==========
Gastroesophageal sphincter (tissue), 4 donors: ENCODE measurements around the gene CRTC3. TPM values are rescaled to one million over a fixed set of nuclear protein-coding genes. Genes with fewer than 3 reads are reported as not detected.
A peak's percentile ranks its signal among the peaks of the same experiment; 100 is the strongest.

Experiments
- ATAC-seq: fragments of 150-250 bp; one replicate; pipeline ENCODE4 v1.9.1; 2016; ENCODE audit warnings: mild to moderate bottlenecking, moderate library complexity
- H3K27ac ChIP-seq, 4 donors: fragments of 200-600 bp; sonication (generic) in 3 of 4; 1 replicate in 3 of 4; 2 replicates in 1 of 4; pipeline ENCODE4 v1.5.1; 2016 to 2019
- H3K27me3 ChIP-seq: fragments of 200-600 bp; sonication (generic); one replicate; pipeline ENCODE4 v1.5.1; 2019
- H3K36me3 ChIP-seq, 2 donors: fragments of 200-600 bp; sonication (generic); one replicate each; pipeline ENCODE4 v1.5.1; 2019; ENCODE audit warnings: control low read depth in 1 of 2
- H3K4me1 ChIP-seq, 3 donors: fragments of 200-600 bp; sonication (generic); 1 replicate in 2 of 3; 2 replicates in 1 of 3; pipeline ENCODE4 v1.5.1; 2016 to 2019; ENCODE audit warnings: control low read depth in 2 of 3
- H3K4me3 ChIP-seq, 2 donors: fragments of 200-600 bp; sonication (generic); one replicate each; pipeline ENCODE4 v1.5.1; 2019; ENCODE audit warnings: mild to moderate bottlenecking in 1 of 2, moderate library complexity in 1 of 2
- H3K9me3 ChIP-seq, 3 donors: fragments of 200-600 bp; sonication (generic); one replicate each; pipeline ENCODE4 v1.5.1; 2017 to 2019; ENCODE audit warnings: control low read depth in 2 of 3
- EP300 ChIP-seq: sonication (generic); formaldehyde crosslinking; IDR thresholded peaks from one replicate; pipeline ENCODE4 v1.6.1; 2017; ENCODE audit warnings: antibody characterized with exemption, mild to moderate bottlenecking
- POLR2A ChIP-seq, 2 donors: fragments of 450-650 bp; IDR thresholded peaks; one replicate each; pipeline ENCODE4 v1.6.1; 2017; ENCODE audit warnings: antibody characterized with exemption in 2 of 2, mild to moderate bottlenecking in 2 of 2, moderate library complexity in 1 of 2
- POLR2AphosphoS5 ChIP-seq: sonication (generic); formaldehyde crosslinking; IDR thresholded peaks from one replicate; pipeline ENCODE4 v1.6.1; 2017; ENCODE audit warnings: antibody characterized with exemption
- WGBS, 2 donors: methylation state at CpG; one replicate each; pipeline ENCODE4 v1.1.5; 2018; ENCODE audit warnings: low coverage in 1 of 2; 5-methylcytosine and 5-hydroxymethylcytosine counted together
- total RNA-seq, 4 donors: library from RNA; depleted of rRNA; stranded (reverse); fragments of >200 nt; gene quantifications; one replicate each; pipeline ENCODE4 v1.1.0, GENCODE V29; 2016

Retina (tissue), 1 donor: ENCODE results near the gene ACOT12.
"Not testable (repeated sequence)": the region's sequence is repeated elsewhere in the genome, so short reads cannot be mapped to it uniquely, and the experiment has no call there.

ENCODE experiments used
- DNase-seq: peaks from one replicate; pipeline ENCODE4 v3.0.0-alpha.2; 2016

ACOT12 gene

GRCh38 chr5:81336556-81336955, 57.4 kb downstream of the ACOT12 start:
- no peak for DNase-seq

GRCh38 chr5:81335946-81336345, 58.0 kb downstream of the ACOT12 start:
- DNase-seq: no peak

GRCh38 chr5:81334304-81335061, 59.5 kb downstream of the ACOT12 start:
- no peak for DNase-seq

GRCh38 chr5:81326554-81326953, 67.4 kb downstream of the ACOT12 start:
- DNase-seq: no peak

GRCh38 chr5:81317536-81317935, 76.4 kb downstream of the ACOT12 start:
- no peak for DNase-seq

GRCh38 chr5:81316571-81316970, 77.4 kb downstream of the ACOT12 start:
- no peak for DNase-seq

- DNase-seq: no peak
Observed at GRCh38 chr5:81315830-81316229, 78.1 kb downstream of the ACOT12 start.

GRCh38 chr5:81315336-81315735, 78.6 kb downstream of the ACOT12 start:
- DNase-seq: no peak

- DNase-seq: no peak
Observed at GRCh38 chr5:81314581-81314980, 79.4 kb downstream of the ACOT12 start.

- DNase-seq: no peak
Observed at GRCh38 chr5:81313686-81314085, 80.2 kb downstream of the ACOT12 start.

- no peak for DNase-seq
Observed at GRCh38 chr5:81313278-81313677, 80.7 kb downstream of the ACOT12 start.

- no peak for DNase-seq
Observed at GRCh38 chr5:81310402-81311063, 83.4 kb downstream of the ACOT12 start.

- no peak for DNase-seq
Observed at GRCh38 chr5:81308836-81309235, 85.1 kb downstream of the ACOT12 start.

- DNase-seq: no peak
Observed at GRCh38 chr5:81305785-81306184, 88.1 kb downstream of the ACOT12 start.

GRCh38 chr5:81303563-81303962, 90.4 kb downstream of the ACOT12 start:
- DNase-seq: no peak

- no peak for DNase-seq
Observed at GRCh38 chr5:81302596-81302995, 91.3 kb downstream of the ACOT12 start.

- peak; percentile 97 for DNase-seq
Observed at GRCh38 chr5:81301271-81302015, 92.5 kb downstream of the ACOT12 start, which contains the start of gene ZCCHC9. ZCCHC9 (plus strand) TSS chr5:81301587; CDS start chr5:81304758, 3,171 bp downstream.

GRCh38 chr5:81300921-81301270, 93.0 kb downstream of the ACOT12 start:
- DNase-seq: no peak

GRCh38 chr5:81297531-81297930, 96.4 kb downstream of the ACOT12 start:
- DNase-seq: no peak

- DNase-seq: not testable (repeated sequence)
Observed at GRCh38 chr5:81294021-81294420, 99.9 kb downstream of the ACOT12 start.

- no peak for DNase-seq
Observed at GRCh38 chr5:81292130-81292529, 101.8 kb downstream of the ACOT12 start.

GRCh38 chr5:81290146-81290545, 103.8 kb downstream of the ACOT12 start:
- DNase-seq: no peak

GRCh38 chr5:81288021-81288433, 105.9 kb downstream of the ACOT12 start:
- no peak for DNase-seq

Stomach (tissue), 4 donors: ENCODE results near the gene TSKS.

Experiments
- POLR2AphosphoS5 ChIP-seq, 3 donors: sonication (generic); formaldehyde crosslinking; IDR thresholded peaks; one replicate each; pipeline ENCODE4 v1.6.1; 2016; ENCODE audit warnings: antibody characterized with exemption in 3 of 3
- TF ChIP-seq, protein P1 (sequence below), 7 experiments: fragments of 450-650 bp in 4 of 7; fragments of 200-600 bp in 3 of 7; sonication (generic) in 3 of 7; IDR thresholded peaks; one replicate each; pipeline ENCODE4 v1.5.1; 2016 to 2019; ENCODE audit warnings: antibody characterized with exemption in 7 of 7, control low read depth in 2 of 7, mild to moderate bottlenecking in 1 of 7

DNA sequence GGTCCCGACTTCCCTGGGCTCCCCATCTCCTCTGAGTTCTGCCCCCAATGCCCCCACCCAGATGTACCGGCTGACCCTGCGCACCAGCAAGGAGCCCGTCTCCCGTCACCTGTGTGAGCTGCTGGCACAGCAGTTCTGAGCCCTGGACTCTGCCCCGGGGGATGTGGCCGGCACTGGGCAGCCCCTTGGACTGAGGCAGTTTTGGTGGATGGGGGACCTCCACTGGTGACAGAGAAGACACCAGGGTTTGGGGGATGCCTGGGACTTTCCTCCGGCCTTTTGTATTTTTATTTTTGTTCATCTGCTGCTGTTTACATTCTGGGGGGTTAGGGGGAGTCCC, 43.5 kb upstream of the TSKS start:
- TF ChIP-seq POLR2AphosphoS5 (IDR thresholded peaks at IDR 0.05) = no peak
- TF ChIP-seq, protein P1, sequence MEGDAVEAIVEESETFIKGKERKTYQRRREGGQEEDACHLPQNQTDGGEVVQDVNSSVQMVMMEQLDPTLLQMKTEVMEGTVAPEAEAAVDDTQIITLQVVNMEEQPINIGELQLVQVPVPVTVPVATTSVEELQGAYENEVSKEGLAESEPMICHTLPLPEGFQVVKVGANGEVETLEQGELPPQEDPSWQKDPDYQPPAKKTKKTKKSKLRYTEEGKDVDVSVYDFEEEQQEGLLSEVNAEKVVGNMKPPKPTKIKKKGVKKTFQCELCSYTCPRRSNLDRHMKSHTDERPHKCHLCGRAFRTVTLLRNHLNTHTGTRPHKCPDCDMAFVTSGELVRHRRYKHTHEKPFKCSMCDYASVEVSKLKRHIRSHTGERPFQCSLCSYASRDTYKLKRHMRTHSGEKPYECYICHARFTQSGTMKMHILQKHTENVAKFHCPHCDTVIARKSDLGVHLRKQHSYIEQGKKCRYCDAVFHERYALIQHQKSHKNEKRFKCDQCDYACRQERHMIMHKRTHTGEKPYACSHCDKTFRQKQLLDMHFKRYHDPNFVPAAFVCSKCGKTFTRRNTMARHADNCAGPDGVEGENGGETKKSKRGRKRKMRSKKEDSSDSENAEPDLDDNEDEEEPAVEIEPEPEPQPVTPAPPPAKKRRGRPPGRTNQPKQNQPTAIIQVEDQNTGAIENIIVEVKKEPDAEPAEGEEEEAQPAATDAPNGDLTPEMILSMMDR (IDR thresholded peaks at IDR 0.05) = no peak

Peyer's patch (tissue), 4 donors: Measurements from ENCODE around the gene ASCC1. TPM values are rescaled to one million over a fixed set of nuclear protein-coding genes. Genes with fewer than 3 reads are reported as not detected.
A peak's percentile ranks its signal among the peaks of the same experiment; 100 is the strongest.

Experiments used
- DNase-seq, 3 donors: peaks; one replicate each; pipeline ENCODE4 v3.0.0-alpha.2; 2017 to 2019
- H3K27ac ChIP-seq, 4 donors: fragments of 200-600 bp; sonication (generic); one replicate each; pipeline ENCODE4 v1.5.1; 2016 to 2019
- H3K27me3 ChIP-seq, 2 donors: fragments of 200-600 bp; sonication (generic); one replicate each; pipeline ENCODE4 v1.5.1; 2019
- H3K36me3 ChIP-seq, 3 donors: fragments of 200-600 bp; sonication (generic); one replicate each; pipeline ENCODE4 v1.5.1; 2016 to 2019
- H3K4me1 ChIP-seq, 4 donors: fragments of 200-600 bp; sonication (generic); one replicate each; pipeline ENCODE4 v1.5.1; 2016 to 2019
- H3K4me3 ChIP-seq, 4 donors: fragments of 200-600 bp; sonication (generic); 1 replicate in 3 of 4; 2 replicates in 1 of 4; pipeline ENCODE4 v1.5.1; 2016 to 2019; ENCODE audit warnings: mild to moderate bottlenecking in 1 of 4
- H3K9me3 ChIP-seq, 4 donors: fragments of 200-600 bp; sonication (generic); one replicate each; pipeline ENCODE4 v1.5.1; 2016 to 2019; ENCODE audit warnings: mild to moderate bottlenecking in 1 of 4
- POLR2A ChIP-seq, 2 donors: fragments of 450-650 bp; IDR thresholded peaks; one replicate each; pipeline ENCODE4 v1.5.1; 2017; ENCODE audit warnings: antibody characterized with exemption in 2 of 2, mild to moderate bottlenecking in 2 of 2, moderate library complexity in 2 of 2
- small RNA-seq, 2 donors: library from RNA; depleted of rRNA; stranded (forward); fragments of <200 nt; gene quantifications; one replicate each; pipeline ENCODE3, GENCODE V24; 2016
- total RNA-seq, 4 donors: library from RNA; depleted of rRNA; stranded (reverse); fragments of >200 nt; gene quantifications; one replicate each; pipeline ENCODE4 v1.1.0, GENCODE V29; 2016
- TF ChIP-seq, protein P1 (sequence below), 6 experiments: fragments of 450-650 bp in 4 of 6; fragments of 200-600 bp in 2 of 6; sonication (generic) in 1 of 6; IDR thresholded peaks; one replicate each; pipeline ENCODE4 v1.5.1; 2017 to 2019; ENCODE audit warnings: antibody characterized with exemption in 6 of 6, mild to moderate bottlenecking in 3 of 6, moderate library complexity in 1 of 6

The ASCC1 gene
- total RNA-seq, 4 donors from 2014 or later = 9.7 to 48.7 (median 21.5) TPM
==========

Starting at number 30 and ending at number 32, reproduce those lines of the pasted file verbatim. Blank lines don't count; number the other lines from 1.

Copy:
- no peak for DNase-seq

GRCh38 chr5:81316571-81316970, 77.4 kb downstream of the ACOT12 start:
- no peak for DNase-seq